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Why don’t all police officers wear body cameras?

Could body- mounted cameras make a difference to police departments and citizens when there’s conflicting stories in an investigation?

Some cities and towns are calling for the technology following the fatal police shooting of an unarmed teenager that has sparked violent protests in Ferguson, Missouri.

Eyewitnesses claim 18-year-old Michael Brown was shot while surrendering to a police officer, while the officer claims that Brown was in pursuit of his gun.  The conflicting accounts have helped fuel racial tensions across the country.

In the small town of Orange, Virginia, the police chief says in-car and body cameras have made a big difference in clearing up cases and reducing citizen complaints.  Each of the town’s 15 sworn officers, including Chief James Fenwick, wears a body-mounted camera at all times.

“The officers know that number one, their behavior is going to be scrutinized, as well as the behavior of the citizens, ” says Chief Fenwick.

The department used grant money to help purchase the in-car cameras more than a decade ago, and body cameras four years ago.  In-car cameras range anywhere from $2,000 to $8,000, while body cameras cost between $200-$500.

Unlike in-car cameras, the body camera sees and hears exactly what the officer does.  However, the camera must be activated by the officer and can miss an event that precedes a confrontation.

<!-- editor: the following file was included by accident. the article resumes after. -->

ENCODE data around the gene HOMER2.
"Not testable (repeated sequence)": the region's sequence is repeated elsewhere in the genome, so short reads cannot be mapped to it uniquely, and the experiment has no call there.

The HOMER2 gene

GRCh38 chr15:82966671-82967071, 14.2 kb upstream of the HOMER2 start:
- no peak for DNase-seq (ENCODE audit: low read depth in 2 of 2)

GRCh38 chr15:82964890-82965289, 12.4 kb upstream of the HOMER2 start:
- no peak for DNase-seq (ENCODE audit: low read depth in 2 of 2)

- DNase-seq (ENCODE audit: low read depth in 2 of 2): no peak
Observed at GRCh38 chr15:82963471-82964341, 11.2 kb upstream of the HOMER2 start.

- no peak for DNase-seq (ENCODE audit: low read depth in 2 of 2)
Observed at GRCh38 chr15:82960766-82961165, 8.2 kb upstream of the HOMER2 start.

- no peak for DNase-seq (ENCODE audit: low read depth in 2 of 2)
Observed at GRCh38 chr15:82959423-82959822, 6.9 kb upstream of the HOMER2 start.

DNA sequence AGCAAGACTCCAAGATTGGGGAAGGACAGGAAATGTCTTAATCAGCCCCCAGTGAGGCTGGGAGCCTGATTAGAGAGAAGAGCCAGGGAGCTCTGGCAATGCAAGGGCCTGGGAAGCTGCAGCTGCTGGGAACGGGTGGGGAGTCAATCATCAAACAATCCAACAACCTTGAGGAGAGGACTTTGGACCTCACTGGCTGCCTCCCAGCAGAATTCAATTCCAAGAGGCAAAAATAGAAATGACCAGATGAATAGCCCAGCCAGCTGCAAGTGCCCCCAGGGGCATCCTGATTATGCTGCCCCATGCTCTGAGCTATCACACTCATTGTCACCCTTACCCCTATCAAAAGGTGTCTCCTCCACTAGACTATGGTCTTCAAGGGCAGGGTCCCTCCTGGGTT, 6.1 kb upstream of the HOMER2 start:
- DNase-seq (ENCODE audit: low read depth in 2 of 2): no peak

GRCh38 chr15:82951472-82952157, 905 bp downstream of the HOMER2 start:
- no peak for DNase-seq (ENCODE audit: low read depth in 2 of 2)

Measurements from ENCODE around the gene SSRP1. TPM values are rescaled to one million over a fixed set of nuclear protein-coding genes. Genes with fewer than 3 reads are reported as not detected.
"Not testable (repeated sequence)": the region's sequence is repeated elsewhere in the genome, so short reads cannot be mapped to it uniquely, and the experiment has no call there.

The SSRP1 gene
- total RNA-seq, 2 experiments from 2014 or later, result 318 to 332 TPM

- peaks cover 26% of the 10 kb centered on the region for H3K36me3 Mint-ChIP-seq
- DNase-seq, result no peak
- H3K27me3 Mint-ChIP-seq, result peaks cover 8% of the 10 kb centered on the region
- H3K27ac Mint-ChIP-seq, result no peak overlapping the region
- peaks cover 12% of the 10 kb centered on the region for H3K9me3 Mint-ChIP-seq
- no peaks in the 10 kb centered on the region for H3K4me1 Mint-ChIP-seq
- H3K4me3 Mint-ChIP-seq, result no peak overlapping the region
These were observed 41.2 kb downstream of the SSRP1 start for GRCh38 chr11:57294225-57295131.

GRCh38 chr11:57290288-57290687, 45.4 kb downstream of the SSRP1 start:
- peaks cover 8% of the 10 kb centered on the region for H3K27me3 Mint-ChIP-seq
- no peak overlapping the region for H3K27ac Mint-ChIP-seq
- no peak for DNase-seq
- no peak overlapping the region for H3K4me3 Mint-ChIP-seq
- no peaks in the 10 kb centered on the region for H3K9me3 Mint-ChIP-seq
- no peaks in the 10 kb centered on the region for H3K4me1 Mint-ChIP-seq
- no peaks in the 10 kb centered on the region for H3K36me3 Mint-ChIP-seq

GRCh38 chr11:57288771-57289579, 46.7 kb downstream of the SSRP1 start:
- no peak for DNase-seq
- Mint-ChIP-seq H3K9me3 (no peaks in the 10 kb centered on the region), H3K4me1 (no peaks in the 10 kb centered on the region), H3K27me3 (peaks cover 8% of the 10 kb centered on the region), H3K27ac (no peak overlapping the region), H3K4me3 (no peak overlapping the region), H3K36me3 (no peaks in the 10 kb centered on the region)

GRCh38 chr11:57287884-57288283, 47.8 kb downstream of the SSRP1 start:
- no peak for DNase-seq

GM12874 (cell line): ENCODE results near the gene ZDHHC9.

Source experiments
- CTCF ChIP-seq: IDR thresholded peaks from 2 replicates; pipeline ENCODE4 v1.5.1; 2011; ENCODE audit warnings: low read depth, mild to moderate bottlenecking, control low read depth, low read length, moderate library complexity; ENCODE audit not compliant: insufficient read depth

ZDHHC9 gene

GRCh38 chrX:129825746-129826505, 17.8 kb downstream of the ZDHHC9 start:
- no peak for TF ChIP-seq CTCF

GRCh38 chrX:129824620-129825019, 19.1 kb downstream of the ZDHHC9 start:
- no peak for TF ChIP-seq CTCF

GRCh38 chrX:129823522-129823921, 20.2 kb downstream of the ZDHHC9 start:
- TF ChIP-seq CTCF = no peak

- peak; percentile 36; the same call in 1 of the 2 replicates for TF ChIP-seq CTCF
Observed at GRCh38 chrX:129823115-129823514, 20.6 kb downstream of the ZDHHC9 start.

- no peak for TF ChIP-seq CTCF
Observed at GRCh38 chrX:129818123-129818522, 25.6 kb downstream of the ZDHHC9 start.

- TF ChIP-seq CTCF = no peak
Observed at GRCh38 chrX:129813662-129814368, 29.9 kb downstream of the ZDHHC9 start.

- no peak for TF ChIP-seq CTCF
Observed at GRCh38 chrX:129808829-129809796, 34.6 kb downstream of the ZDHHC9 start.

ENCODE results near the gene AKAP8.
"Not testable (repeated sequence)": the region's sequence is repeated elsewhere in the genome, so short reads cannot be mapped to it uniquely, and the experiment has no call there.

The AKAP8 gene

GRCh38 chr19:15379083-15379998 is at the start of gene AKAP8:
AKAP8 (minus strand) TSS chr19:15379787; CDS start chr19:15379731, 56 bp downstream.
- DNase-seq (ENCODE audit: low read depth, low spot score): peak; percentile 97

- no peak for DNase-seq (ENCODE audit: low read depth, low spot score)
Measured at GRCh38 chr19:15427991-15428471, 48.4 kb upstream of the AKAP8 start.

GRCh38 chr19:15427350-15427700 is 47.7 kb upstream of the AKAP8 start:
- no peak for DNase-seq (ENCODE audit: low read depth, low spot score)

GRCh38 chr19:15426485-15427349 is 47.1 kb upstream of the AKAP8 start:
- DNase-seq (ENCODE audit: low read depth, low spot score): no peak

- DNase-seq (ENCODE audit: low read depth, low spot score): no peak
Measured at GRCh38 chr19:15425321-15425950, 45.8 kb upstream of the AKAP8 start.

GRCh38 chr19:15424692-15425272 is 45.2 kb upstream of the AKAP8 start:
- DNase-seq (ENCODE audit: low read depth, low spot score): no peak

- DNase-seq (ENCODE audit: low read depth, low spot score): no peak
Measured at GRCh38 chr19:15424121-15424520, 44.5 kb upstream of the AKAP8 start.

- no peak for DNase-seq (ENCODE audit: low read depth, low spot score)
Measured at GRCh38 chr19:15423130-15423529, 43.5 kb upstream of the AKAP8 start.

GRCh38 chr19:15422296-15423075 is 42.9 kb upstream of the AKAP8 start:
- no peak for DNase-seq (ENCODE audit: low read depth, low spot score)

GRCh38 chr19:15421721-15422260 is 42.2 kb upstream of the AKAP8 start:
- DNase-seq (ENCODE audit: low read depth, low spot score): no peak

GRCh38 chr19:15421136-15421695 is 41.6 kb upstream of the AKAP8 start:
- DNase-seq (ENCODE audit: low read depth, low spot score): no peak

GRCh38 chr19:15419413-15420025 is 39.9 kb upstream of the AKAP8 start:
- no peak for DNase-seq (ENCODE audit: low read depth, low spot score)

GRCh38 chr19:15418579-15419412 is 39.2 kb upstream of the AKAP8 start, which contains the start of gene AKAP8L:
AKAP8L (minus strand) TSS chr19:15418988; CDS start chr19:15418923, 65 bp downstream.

That’s where in-car cameras serve as back up, Fenwick says.  The in-car technology, mounted to the rearview mirror, has a pre-event recording capability of thirty seconds.

“We’ve been to multiple calls where we have both body camera audio and video, as well as in-car audio and video,” Fenwick says.  “I mean, that’s a Commonwealth Attorney’s dream.”

While prices have become more competitive over the past few years, the Virginia Association of Chiefs of Police says with tight budgets, larger police agencies have been challenged to purchase cameras and train all of their patrol officers to use them.
The expense is less for smaller agencies.

Gordonsville and Waverly Police Departments both use body camera technology, while several larger police departments in Central Virginia tell CBS 6 that they are researching the cameras and conducting trial runs.

“The advantage to wearing body cameras is that they do record a portion of the police-community interaction, and can help to accurately collect evidence in the event of a police investigation,” says Dana Schrad with the Association of Chiefs of Police.

Schrad says it’s important, however, that agencies have a policy in place to train officers on the proper use and care of the cameras, and establishing how long camera recordings are kept and how they are used in investigations, including the privacy rights of third parties.

Fenwick says his department tries to keep recorded video for at least three months or until investigations are resolved.



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